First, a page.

Principal State Level Contests and Derivative National Choices: Electoral Trends in 2004-09

Political choices in a national election increasingly derive from the competitive format, electoral cycle, political agenda, participatory pattern and social cleavages defined in state politics. In this sense, the political choices made at the state level are mostly "principal" and those made at the national level are increasingly "derivative". But state level politics shapes and filters rather than pre-determines the national outcome. Using this framework and the trends in 2004-09, this study attempts to understand the structure of contestation that will shape the final outcome in the coming Lok Sabha elections. The complex pattern of principal outcomes and timing in the political calendar shows that neither of the two major national alliances can sweep the polls nor be swept away in the 2009 Lok Sabha elections. In all probability, we are going to witness one more election in which no single party or pre-poll alliance is likely to get a clear majority and one where the smallest of changes in individual states is likely to have a major impact on government formation in New Delhi.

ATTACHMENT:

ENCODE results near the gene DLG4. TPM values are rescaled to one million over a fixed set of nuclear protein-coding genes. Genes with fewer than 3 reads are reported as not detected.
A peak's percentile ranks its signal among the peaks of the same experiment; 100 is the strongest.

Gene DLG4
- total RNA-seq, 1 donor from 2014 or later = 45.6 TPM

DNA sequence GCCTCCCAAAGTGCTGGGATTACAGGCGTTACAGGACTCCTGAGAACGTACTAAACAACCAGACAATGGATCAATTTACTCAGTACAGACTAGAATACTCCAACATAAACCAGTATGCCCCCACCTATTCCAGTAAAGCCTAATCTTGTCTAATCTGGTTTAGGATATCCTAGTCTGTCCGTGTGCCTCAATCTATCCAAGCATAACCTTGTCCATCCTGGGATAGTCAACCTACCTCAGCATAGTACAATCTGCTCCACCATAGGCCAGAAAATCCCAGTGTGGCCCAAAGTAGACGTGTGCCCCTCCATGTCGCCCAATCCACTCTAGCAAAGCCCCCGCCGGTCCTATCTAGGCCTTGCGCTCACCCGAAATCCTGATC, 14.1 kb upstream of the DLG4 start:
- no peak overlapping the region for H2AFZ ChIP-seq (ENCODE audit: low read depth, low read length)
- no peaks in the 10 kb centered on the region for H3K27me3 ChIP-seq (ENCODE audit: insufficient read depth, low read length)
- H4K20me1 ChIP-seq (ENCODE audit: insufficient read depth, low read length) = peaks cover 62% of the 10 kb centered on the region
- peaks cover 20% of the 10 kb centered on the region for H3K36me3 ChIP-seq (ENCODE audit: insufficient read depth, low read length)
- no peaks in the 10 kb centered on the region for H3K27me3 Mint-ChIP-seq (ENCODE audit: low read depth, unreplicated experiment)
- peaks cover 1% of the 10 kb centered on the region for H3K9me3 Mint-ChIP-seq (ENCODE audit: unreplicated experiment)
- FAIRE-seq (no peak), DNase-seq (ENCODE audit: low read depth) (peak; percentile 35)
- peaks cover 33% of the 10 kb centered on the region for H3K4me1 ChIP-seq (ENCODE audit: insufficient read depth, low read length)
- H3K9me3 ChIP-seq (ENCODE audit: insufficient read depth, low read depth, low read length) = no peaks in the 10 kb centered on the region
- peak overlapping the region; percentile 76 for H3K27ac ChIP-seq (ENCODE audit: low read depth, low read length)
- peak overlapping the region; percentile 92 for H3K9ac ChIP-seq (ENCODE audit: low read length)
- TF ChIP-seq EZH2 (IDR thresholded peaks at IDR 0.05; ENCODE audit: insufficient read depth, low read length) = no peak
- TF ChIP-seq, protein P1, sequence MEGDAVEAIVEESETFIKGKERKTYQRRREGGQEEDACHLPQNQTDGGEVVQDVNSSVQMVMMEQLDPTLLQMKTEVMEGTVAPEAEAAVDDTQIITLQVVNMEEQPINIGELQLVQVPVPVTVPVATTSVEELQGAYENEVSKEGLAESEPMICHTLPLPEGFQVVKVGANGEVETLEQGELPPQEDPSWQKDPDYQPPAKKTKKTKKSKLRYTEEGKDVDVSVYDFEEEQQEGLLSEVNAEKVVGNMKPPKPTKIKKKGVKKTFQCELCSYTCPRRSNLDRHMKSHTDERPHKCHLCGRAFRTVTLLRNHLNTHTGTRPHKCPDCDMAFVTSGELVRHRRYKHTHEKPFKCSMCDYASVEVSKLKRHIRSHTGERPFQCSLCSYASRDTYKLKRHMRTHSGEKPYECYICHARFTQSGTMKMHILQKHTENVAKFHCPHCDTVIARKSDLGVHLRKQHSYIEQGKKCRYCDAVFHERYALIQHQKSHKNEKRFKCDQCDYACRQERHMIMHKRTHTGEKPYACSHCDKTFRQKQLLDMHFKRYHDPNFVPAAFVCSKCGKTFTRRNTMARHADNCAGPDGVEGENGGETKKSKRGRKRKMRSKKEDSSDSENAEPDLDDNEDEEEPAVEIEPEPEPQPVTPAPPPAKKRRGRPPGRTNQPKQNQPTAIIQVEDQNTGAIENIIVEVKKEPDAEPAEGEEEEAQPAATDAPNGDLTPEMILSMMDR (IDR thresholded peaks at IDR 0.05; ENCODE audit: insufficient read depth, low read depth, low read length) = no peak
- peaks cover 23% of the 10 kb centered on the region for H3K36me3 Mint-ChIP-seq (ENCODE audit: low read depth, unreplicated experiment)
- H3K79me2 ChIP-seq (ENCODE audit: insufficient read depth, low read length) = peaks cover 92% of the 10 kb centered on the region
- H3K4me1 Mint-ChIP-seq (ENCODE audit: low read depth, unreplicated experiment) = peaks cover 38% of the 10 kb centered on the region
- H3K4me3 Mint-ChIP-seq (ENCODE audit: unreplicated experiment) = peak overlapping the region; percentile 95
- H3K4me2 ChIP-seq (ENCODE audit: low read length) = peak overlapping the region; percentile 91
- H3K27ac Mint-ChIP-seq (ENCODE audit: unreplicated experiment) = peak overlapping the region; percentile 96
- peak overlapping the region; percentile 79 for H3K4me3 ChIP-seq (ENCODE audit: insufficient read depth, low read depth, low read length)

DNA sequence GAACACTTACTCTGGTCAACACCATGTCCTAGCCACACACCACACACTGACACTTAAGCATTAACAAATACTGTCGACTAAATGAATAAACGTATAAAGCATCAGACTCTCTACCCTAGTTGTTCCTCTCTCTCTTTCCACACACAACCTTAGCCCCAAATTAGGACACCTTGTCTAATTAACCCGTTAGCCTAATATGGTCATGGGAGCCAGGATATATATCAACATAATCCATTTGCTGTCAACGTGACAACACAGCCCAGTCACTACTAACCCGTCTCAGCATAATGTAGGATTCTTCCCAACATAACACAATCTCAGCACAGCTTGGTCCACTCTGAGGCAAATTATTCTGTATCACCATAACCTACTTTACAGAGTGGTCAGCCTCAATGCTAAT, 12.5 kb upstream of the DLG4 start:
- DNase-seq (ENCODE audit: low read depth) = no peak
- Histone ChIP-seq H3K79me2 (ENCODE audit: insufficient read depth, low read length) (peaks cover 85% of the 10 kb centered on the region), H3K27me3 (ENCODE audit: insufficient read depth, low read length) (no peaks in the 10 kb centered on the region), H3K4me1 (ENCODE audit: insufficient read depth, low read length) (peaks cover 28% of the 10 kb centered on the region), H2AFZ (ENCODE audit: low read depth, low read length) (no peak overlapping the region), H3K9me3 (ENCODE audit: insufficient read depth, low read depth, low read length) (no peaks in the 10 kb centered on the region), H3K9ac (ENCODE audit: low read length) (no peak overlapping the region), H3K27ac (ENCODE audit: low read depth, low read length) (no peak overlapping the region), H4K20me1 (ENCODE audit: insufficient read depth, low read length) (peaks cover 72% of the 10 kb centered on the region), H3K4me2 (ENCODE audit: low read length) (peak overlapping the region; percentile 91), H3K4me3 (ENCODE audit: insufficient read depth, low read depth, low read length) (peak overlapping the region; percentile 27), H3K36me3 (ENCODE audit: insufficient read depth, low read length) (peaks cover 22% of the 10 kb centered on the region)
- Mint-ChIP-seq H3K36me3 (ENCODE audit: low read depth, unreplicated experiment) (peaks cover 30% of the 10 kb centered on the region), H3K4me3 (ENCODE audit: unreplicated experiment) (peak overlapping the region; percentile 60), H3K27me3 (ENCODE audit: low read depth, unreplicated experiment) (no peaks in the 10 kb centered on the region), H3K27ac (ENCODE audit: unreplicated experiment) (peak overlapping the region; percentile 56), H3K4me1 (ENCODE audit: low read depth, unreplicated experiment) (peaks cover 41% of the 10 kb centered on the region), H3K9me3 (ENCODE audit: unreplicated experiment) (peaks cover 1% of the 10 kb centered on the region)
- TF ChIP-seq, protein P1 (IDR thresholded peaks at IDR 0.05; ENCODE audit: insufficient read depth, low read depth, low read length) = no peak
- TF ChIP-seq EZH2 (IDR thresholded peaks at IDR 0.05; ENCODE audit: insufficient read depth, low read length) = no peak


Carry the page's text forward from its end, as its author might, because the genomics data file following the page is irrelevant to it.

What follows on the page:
In the Shadow of Terror: Anti-politician or Anti-politics?